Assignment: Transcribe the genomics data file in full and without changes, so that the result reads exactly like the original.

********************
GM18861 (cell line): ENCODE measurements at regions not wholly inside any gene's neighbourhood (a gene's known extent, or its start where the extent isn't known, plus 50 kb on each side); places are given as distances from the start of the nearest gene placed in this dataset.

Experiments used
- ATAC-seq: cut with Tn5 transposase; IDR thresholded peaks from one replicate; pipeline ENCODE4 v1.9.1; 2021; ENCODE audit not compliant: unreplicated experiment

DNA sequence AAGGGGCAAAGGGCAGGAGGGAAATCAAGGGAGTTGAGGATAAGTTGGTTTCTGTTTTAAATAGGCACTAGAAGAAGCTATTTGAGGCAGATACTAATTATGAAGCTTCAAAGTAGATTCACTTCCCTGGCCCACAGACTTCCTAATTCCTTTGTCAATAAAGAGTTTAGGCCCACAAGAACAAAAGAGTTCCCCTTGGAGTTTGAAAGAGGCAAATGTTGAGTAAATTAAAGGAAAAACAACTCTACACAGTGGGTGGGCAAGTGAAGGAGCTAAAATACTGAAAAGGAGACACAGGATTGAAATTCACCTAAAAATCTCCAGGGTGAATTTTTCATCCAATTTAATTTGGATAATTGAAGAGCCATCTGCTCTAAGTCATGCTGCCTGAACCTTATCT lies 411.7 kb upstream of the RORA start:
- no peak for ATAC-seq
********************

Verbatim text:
GM18861 (cell line): ENCODE measurements at regions not wholly inside any gene's neighbourhood (a gene's known extent, or its start where the extent isn't known, plus 50 kb on each side); places are given as distances from the start of the nearest gene placed in this dataset.

Experiments used
- ATAC-seq: cut with Tn5 transposase; IDR thresholded peaks from one replicate; pipeline ENCODE4 v1.9.1; 2021; ENCODE audit not compliant: unreplicated experiment

DNA sequence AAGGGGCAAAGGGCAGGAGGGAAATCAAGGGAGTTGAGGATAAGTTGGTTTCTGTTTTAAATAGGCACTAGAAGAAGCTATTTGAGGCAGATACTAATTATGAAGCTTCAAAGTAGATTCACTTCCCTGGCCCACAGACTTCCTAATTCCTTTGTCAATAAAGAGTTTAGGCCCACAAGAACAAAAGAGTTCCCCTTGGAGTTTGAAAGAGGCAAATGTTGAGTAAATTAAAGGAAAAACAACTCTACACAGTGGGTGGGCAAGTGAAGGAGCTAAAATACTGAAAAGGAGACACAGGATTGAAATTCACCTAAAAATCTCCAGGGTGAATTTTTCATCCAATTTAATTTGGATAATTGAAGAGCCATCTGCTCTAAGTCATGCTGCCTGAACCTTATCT lies 411.7 kb upstream of the RORA start:
- no peak for ATAC-seq